LCQ6: Measures to cope with the peak period of respiratory tract infections

     Following is a question by the Hon Kenneth Leung and a reply by the Secretary for Health, Professor Lo Chung-mau, in the Legislative Council today (January 17):
     It has been reported that the number of respiratory tract infection cases has been on the rise in recent months. Apart from the commonly seen influenza virus and novel coronavirus infection cases, the numbers of rhinovirus, Mycoplasma pneumoniae, adenovirus and respiratory syncytial virus infection cases have also increased. Some patients have even been infected with three to four viruses at the same time, and such a situation has particularly posed a threat to the health of children and the elderly. In this connection, will the Government inform this Council:
(1) of the activity levels of various types of respiratory tract viruses, the number of outbreaks of respiratory tract infections reported by schools and residential care homes and the number of persons infected, and the number of admissions to public hospitals due to respiratory tract infections, in each of the past six months;
(2) as it is learnt that as at the 1st of this month, the seasonal influenza vaccination uptake rates in the two groups of children aged six months to under six and persons aged 65 or above still did not reach 50 per cent, what measures the authorities have in place to step up promotion among these groups, and whether they will set vaccination targets to reduce the impact of outbreaks of seasonal influenza; and
(3) as there are views that respiratory tract infections enter a peak period from February to March every year and, with the Lunar New Year holidays falling in February this year, the risk of respiratory tract infection will increase, whether the Health Bureau has issued guidelines to other policy bureaux and government departments to assist them in preventing a large scale outbreak of respiratory tract infections on the front of public disease prevention and coping with the relevant situation?
     Hong Kong has entered the first winter after the lifting of mandatory mask-wearing requirements. Although this winter is not very cold, various respiratory infectious diseases start to show a rising trend. The Centre for Health Protection (CHP) of the Department of Health (DH) also already announced that Hong Kong entered the influenza season on January 11 this year, with the influenza season expected to last for eight to twelve weeks, in addition to the possible transmission of influenza and COVID-19 at the same time. The DH, the Hospital Authority (HA) and the Primary Healthcare Office have been prepared and implemented specific measures for prevention and control of respiratory infectious diseases. This was also reported to the Panel on Health Services of the Legislative Council in October last year. The CHP and the HA held three press conferences in the past two months to appeal to and help the public heighten vigilance.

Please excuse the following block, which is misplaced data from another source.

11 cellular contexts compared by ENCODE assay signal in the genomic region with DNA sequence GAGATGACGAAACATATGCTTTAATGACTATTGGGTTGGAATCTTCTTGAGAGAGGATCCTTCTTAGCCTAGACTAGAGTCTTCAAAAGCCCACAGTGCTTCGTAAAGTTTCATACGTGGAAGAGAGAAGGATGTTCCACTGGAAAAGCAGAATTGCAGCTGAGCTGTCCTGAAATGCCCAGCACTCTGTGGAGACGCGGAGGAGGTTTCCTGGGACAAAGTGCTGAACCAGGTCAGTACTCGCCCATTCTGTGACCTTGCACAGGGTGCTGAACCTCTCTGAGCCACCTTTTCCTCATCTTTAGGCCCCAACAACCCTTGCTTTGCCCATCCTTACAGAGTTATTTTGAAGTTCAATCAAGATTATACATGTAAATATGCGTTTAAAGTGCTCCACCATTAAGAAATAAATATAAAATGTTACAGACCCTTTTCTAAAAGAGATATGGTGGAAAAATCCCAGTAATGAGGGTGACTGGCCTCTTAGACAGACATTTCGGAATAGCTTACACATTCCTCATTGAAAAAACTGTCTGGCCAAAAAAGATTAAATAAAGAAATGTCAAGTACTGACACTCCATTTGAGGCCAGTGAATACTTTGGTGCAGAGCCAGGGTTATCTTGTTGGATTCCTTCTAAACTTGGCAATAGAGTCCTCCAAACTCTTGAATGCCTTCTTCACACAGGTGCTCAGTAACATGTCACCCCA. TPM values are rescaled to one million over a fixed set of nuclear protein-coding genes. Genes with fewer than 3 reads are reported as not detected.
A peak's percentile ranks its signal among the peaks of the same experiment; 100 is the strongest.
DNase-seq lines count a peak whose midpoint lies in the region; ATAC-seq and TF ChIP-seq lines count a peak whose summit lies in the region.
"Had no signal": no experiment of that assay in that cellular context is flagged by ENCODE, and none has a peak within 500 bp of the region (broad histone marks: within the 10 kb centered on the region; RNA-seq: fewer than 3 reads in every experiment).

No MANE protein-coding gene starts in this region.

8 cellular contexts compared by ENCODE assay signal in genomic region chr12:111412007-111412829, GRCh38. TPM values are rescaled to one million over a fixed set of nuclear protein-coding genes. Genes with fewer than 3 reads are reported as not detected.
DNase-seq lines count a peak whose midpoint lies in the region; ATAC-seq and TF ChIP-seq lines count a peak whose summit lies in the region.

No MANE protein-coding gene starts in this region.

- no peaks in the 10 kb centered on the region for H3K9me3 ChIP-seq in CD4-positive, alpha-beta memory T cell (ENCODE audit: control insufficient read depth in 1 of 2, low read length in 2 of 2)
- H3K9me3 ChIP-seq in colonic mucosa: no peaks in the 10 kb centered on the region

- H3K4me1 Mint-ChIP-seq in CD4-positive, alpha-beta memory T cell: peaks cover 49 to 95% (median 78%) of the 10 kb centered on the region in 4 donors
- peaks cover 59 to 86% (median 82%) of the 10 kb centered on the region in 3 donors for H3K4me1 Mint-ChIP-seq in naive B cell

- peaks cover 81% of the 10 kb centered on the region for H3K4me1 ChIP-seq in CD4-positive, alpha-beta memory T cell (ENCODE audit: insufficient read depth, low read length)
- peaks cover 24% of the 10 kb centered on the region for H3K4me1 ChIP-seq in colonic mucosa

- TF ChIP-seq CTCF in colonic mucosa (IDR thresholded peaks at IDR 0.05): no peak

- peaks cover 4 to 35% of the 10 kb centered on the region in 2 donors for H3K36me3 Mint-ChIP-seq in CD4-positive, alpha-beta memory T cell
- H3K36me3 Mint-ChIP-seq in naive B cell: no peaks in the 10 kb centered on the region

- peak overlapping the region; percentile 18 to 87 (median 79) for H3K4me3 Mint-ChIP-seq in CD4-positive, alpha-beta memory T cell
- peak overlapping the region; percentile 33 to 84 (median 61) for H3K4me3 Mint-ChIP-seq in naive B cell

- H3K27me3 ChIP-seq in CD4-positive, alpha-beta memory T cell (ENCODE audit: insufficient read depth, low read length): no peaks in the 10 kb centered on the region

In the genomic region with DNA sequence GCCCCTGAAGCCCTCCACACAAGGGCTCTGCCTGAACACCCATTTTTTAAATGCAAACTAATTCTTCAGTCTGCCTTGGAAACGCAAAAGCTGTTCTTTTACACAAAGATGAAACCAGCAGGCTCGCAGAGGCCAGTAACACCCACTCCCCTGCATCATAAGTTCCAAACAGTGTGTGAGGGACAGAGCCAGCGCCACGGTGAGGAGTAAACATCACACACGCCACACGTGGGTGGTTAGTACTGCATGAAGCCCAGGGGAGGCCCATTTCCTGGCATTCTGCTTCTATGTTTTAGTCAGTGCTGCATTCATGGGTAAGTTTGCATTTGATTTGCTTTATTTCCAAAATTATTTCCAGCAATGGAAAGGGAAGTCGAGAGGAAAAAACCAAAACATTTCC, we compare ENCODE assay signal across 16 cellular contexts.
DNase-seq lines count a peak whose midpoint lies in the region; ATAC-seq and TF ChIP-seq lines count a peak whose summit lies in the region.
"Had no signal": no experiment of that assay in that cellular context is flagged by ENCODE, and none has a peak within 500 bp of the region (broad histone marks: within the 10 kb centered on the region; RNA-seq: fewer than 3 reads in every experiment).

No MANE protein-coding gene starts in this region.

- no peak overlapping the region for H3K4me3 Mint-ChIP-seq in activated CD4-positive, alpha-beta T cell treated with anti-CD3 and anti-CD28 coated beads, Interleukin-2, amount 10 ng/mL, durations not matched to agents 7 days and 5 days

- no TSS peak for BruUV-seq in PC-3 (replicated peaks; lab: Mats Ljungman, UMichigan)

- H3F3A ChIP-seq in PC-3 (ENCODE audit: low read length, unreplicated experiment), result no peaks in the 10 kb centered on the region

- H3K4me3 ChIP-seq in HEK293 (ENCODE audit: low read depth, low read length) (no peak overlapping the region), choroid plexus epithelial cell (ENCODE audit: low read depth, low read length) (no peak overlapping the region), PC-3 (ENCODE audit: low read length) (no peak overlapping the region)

Apart from the Health Bureau (HHB) and the healthcare system steering the prevention and control of diseases, all sectors of the society must join hands in response. As prevention is better than cure, rather than putting out fire, fire should be prevented. Vaccination is an important firewall. In particular, I appeal to those who have not yet received influenza vaccination to do so as soon as possible, and high-risk groups to receive a booster dose of the COVID-19 vaccine in a timely manner as well. All currently available COVID-19 vaccines, including the inactivated (i.e. Sinovac vaccine), mRNA ancestral strain or bivalent, and XBB vaccines which will be extended to all high-risk priority groups tomorrow (January 18), are effective in preventing severe illnesses and death.
     The public should also maintain good personal and environmental hygiene. When going out to crowded places, individuals who are at high risk or developing symptoms should wear a surgical mask in particular. Those developing symptoms should even consider staying at home and seeking appropriate medical treatment according to situations. As residential care home (RCH) residents belong to the high-risk group, the Government has all along been providing guidelines to staff members and visitors of RCHs on continuing to wear surgical masks. Such guidelines are still effective as at now and have also been complied by RCHs. Patients, visitors and staff members are also required to wear a surgical mask in the patient care areas of public healthcare institutions.
     My consolidated reply to the questions raised by the Hon Kenneth Leung is as follows:
(1) Statistics